Walkin’ The Line

There are a lot of interesting points (and comment counterpoints) in this post at The Daily (Ad) Biz, talking about “below-the-line” agencies attempting to cross over. Here’s a snippet:

It seems that every company with a Photoshop license seems to think that they are an ad agency…like this partner agency that I am working with. They are a below-the-line/brochure shop and every time they present new creative, they always seem to have somehow slipped a brand ad into their presentation.
Weird.
Of course, they say that it’s only “to illustrate the holistic nature of the idea” but we all know what they are really trying to do. They’re trying to broaden their scope of work. They’re trying to win some of our business.
They’re so bad at actual advertising that they don’t stand a chance.
Agencies of the world, hear me now – below-the-line, SEO, brochures, PR, promotions, etc and so on are an important part of the marketing mix but you’re in no way capable of doing the heavy lifting of brand building. Most traditional below-the-line is product selling, not brand building. And that’s cool, products do need to be sold last I checked…it’s just doesn’t really prepare you to do this advertising thing.
It’s harder than it looks.

Few agencies do everything well–above, below, through, crossing the line, whatever. And, expanding on what I said in my recent Talent Zoo column, many agencies simply aren’t hiring people who can do lots of things well.
It’s painfully obvious when an agency tries to do a piece of work that’s clearly out of its league. It usually shows.

About Dan Goldgeier

Blogging on AdPulp since 2005, Dan Goldgeier is a Seattle-based freelance copywriter with experience at advertising agencies across the U.S. He is a graduate of the Creative Circus ad school, and currently teaches at Seattle's School of Visual Concepts. In addition, he is a regular columnist for TalentZoo.com. Dan published the best of his TalentZoo.com columns in a book entitled View From The Cheap Seats: A Broader Look at Advertising, Marketing, Branding, Global Politics, Office Politics, Sexual Politics, and Getting Drunk During a Job Interview. Look for it on Amazon in paperback and e-book editions.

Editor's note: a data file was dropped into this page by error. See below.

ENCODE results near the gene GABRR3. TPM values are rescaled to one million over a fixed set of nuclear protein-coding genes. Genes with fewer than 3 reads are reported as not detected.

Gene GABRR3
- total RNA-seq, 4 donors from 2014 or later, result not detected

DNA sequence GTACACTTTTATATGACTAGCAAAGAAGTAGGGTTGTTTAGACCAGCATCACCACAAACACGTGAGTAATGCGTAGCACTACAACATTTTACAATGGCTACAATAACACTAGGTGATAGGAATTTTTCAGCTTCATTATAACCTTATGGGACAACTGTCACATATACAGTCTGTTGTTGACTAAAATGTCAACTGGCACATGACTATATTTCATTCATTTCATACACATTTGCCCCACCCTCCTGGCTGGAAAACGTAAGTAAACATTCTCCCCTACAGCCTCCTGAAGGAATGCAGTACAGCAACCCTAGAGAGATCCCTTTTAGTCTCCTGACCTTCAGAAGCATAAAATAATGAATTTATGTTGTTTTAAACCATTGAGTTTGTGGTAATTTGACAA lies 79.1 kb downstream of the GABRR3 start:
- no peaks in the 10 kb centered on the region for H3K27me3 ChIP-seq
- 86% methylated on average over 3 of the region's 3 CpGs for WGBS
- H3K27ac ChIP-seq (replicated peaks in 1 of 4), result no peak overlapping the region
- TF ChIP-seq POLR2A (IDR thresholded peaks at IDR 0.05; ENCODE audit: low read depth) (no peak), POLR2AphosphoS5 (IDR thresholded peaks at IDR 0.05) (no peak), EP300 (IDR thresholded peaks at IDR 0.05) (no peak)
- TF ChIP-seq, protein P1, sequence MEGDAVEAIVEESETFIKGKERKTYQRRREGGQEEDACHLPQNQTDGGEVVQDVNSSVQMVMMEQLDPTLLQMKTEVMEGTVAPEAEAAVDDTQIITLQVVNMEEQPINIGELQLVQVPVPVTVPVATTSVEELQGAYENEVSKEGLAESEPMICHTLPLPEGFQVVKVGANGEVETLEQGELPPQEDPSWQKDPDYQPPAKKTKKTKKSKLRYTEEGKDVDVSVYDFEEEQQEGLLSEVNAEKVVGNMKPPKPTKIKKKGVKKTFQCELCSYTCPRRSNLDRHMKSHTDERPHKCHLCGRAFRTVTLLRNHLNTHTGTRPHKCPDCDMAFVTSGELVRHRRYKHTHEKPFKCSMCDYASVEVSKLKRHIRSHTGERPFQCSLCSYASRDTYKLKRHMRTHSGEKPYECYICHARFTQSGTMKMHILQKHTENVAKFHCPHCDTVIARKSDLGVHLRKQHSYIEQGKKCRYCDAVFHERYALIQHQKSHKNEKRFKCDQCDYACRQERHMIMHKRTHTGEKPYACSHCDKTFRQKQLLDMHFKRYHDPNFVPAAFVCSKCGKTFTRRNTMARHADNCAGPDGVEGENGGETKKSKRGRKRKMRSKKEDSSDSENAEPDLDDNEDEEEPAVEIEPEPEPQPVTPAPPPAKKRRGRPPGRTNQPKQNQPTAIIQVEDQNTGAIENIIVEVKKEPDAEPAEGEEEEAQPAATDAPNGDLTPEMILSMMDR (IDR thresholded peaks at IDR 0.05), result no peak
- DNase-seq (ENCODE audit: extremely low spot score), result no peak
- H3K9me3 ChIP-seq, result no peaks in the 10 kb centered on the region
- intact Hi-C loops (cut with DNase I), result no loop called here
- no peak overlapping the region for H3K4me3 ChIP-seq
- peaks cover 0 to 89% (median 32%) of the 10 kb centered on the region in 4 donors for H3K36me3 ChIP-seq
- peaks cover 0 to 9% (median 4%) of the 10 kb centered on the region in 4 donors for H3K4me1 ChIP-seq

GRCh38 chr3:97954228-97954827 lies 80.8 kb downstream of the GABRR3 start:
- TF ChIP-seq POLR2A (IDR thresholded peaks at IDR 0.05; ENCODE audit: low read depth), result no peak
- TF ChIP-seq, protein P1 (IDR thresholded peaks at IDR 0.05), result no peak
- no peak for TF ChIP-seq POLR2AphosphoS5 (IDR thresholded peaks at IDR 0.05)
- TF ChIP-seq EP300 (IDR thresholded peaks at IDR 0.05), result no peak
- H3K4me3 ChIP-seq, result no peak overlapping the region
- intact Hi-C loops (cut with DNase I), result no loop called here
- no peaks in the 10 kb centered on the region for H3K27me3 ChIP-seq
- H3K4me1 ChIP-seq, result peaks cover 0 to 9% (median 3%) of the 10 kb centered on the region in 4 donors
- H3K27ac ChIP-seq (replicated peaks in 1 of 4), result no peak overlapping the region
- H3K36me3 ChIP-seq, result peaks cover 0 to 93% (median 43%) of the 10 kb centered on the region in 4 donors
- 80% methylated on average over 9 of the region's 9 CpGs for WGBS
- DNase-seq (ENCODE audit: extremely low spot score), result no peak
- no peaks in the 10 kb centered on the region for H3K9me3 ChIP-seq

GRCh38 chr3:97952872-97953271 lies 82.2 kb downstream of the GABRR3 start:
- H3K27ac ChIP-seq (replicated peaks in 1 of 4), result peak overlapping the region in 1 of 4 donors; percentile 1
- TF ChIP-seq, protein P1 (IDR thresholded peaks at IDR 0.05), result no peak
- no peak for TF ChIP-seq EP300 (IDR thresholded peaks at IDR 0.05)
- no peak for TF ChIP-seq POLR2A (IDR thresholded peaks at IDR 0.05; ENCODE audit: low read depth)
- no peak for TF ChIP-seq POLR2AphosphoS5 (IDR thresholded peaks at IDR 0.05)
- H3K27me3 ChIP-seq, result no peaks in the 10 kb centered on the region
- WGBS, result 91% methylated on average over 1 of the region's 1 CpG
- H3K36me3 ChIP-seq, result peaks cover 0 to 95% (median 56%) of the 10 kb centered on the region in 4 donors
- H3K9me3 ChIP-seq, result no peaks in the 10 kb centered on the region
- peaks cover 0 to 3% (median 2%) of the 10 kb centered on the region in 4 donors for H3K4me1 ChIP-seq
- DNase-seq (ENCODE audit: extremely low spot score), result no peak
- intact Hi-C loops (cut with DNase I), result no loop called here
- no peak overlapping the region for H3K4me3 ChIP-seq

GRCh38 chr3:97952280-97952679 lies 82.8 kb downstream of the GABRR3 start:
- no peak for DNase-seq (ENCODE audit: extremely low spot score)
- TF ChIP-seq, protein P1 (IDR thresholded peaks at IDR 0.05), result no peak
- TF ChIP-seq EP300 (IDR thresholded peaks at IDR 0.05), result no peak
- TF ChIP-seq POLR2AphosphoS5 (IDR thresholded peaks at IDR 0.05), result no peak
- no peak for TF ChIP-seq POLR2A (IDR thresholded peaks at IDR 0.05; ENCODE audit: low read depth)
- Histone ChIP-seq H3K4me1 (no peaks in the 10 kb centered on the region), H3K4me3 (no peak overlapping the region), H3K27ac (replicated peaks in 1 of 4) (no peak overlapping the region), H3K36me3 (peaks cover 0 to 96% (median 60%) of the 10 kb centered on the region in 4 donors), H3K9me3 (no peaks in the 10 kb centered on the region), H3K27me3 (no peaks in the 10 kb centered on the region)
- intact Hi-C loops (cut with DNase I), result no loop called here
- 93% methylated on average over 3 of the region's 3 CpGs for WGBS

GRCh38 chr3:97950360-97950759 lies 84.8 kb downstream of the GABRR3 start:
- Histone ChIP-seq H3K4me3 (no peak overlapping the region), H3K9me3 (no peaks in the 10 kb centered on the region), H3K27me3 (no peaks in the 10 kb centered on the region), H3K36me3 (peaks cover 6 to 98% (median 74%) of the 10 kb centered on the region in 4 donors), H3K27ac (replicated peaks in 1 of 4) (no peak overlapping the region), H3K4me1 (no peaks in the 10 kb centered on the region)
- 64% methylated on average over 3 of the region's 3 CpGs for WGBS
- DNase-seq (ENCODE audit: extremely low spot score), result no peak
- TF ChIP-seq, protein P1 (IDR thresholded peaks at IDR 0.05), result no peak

Comments

  1. The invisible line that some invisible jackass drew in the invisible sand has been invisible for years. But don’t listen to me. Look to Crispin, Goodby and the rest of the best as they scramble to produce interactive, events, direct, etc.

  2. Ha! David, I figured you’d have a comment, given your penchant for the term “below-the-line.” I actually left a muddled comment at daily(ad)biz. It’s always interesting to see how we all see things from our own personal perspectives. In my experience, the “lead” agencies not only demonstrate an inability to handle anything beside their own specialty (the specialty usually being the outdated tv and print areas), most of them are growing increasingly incapable of even doing that. I always hated being in a scenario when we were forced to create a digital execution or promotional execution synergistic with a lame “lead” agency concept.

  3. @Big Leaguer – I generally get a kick out of The Daily (Ad) Biz, but the post in question is fucked up.

    Agencies of the world, hear me now – below-the-line, SEO, brochures, PR, promotions, etc and so on are an important part of the marketing mix but you’re in no way capable of doing the heavy lifting of brand building.

    The above sentence is so bad, from its construction to its meaning, I hardly know where to begin. Or end. So, I’ll just deconstruct one bit, the “heavy lifting” claim.
    Selling, also known as “moving the needle” is heavy lifting. Building brands, by contrast, is child’s play.
    Furthermore, if you create marketing communications for a living, you’re job is to sell. To think that clients pay millions of dollars promoting their products and services on TV, radio and in print simply to “build the brand” is a fallacy of epic proportions.